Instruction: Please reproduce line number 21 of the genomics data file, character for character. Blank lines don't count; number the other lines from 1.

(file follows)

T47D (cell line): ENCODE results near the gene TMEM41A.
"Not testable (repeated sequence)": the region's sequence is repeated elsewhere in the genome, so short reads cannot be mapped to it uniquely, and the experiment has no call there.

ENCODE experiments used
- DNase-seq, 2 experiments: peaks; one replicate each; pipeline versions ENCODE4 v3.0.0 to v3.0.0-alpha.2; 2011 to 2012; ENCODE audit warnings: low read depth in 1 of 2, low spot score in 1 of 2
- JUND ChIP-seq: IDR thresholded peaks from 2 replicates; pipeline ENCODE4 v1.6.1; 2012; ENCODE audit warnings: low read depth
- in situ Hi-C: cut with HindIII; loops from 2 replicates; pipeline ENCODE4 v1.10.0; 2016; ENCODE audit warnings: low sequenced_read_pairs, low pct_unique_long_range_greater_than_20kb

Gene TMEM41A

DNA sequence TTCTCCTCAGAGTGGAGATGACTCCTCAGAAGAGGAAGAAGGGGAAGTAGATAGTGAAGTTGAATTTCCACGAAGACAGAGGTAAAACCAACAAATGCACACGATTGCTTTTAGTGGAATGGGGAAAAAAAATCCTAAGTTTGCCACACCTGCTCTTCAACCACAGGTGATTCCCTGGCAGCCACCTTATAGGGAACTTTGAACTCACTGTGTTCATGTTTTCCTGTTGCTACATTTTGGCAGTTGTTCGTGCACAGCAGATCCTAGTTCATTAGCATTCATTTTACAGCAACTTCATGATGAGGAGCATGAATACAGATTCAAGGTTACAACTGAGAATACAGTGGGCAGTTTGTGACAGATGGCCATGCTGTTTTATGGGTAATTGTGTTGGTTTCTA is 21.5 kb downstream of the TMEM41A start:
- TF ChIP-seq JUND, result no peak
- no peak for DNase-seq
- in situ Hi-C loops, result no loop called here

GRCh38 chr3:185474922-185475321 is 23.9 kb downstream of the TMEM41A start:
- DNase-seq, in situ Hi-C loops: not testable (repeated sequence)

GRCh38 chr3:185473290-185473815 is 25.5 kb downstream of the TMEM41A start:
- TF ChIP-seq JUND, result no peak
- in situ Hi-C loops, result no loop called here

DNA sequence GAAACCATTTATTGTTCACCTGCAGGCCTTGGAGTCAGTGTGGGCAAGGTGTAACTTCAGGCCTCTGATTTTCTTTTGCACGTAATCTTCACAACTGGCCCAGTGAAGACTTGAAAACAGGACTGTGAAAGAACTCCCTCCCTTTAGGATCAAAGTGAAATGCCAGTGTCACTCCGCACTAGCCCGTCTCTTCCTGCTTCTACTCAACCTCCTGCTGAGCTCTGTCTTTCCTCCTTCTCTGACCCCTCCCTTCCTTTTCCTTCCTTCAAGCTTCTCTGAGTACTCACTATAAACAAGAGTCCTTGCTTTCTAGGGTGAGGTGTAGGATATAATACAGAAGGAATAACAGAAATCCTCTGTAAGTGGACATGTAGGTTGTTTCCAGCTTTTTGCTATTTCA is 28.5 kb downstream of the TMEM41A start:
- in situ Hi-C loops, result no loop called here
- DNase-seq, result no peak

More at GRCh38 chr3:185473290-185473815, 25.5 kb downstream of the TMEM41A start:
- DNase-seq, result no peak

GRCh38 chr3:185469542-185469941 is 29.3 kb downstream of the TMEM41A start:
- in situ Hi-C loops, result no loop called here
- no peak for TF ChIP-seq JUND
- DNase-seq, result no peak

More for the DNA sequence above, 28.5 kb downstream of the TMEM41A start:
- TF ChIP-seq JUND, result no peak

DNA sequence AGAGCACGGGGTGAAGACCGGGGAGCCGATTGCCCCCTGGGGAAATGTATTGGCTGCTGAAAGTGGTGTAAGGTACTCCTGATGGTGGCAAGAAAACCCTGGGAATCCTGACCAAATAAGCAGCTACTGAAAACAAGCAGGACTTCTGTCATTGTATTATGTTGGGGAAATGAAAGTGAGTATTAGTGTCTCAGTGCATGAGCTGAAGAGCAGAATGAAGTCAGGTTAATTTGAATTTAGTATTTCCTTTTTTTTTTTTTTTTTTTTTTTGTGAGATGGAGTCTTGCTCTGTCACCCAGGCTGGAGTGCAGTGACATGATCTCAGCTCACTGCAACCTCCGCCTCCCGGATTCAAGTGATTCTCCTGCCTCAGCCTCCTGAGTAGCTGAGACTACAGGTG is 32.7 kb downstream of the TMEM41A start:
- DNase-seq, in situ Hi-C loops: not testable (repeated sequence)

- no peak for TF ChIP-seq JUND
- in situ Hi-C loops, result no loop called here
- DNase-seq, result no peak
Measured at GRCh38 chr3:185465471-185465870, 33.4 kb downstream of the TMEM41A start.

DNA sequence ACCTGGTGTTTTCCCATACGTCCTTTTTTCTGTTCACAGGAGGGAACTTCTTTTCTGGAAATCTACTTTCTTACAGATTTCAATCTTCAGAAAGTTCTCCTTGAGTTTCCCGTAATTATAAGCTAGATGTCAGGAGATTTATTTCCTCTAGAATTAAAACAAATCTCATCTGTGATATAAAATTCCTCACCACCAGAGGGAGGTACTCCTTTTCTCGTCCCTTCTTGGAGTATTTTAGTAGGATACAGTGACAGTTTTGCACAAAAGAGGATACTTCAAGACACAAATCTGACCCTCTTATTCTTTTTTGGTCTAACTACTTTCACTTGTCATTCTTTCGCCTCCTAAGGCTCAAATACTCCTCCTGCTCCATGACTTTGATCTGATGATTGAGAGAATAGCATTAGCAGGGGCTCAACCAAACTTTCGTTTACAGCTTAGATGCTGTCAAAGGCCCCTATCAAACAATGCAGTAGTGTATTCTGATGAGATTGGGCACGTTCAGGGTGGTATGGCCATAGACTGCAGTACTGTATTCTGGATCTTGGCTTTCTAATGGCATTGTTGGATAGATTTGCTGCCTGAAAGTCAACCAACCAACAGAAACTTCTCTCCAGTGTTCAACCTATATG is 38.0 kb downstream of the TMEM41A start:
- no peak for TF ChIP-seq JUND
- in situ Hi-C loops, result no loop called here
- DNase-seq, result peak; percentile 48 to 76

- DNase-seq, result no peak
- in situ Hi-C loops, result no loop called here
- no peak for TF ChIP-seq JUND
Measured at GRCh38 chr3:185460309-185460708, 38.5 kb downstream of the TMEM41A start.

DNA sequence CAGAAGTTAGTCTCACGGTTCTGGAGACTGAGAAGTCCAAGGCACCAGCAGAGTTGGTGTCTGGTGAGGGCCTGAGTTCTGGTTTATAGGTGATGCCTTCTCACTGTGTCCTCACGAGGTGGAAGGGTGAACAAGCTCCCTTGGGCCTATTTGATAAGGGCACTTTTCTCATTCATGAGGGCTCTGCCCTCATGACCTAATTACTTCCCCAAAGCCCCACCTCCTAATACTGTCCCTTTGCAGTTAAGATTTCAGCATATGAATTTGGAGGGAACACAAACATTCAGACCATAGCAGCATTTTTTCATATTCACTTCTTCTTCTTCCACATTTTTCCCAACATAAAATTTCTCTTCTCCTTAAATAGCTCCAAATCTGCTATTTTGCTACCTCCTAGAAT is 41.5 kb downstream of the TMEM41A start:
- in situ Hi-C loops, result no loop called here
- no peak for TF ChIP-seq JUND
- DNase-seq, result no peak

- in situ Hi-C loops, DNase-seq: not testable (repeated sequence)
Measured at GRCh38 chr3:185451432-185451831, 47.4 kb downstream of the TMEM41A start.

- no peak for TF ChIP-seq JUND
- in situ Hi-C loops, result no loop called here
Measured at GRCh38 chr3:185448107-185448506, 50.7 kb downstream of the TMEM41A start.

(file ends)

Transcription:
- DNase-seq, result no peak